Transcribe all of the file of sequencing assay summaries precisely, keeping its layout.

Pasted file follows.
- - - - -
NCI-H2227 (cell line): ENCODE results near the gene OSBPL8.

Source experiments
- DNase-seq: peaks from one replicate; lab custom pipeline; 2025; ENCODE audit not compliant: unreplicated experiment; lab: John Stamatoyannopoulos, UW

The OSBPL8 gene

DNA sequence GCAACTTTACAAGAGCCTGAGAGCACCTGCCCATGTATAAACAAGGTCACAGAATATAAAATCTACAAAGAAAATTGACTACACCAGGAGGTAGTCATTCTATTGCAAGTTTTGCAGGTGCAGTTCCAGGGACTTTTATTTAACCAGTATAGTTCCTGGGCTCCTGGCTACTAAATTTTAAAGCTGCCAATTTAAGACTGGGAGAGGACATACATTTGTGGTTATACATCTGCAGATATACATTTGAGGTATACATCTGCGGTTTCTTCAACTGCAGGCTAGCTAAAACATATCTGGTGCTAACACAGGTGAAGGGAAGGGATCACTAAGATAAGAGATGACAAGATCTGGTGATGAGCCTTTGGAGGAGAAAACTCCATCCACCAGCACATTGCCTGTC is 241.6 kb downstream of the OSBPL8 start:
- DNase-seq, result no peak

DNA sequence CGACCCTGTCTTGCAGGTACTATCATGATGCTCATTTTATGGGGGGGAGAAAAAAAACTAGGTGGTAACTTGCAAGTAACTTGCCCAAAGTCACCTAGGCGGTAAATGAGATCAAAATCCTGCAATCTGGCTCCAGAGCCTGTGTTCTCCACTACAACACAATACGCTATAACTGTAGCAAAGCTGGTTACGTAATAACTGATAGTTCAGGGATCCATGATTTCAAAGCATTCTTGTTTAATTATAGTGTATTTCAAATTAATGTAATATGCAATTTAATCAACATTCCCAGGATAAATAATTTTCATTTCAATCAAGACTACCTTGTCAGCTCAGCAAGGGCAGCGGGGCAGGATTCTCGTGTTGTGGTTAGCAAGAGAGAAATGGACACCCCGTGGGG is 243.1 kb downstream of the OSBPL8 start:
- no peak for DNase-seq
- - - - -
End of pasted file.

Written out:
NCI-H2227 (cell line): ENCODE results near the gene OSBPL8.

Source experiments
- DNase-seq: peaks from one replicate; lab custom pipeline; 2025; ENCODE audit not compliant: unreplicated experiment; lab: John Stamatoyannopoulos, UW

The OSBPL8 gene

DNA sequence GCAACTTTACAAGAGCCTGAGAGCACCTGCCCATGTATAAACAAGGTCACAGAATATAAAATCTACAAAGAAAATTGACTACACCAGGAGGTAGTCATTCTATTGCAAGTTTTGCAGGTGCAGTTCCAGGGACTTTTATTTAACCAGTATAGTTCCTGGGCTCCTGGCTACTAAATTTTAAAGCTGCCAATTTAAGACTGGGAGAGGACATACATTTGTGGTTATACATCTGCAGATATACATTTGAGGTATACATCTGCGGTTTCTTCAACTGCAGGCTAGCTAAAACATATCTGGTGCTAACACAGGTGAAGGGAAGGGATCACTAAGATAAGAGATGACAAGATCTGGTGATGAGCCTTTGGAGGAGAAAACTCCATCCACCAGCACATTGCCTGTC is 241.6 kb downstream of the OSBPL8 start:
- DNase-seq, result no peak

DNA sequence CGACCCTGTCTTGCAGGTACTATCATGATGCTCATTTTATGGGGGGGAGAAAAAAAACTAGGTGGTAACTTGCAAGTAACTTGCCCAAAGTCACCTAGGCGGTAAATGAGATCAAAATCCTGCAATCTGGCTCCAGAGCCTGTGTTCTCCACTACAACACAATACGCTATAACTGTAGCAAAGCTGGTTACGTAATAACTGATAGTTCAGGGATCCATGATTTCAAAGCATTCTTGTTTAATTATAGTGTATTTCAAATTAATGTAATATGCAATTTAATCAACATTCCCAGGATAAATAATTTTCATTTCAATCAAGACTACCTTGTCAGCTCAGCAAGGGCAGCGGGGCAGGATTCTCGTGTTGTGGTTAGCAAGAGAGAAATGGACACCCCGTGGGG is 243.1 kb downstream of the OSBPL8 start:
- no peak for DNase-seq